– most reported cases were actually due to human error (the case in most vehicular accidents)
    – the media totally blew things out of proportion and ran with bad information (as has happened time and time again)

    Really, the news stations should have:
    1.) dug up the accident data (e.g. accident report + black box data);
    2.) found an auto engineering expert from the NHTSA, IIHS, ASRI, or VTTI;
    3.) had them analyze the data to verify the claims of malfunction;
    4.) THEN report on the findings, whether they indicate a vehicle problem or not.

    But all of this takes work and time. Most journalists are just too lazy to do legit background research and lack journalistic integrity. They just want to be the first to break a sensational story. And then after that the media turns into an echo chamber.

  • GreasyMonkeyWrench

    That “acceleration” when braking over a bumpy road is the hybrid car momentarily cutting out the regenerative braking. It is NOT ACCELERATION. What you are feeling is a momentary loss of braking.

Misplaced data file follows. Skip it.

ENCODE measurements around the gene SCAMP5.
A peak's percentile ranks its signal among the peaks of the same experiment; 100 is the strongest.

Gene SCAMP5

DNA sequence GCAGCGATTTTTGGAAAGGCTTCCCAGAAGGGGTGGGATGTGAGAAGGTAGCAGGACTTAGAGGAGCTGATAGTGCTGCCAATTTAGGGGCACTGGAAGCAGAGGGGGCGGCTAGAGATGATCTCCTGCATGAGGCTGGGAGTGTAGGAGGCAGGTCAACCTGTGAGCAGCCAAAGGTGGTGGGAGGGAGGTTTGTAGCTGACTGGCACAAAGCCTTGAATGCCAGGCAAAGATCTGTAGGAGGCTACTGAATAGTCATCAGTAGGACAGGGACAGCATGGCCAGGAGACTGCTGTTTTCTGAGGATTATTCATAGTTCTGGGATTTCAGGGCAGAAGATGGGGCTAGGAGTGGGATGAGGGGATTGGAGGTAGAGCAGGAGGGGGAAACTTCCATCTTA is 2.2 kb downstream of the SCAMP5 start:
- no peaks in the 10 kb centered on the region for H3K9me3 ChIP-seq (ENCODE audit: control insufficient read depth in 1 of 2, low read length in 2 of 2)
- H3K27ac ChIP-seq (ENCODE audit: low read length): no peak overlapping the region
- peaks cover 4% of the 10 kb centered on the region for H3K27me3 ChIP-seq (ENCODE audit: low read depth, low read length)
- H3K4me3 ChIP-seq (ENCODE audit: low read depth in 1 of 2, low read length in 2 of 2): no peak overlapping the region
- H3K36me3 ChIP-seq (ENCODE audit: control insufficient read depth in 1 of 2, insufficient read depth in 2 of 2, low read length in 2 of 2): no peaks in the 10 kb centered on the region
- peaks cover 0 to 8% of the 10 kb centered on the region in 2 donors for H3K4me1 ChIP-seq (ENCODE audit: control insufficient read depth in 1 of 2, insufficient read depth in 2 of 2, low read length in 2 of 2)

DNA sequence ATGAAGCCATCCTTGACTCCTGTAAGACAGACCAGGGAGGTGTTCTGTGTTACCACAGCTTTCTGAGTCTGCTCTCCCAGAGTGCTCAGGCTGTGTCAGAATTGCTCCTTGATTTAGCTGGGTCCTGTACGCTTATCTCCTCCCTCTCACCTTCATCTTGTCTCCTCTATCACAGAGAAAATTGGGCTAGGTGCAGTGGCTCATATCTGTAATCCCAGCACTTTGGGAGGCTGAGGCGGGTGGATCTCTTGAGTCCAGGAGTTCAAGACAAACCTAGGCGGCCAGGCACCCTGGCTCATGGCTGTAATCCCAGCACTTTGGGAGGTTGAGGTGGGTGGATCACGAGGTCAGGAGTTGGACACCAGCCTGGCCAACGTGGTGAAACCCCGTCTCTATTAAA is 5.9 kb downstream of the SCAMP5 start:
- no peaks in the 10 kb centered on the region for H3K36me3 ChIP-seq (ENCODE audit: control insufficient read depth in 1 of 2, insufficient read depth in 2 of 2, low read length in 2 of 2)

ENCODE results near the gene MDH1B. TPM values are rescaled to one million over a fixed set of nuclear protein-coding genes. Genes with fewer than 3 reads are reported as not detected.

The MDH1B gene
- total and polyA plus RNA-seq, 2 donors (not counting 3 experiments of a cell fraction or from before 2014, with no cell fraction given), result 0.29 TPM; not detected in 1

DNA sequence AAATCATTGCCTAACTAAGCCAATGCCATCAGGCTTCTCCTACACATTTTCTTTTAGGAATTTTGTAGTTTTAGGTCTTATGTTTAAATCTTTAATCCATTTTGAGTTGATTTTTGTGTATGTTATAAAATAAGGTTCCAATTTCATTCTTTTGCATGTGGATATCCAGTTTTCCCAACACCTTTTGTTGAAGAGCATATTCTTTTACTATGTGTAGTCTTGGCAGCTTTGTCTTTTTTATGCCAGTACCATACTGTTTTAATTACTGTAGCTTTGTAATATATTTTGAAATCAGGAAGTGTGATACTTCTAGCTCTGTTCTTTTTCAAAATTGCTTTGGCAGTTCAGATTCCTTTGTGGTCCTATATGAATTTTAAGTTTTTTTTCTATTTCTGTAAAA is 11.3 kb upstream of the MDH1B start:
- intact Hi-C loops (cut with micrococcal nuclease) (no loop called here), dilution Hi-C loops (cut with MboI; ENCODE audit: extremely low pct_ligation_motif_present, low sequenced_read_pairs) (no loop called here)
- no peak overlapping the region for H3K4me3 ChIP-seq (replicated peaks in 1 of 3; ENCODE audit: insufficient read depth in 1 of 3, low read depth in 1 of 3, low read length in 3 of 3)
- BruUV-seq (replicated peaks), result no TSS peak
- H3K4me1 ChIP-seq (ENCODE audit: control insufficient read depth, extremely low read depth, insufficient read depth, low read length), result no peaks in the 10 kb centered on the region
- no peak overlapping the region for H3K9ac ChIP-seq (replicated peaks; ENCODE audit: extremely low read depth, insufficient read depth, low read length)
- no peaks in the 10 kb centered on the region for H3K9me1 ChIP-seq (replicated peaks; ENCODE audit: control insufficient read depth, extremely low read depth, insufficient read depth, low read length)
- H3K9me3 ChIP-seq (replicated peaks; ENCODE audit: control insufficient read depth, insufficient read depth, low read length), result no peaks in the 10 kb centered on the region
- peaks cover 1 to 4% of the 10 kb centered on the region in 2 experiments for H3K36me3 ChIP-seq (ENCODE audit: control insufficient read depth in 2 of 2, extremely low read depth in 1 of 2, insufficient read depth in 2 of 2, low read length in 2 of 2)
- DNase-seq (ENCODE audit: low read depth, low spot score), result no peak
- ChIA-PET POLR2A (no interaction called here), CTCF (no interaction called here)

This happens with ABS brakes too, by the way. NOT Unique to the Prius!

    The reason why Toyota engineers programmed the hybrid computer to momentarily cut out the regenerative brake when going over a bumpy road is to protect the car’s electric motor (being used as a generator while braking) from being overloaded and getting burned out.

    You can actually bypass the regenerative braking cutout and immediately engage the hydraulic disc brakes by pressing on the brake pedal HARDER. Past 50% application of the pedal, the disc brakes will engage.

    This is a predictable behavior in the Prius that you can learn to compensate for. NOT an issue if you understand what is going on and how to deal with it.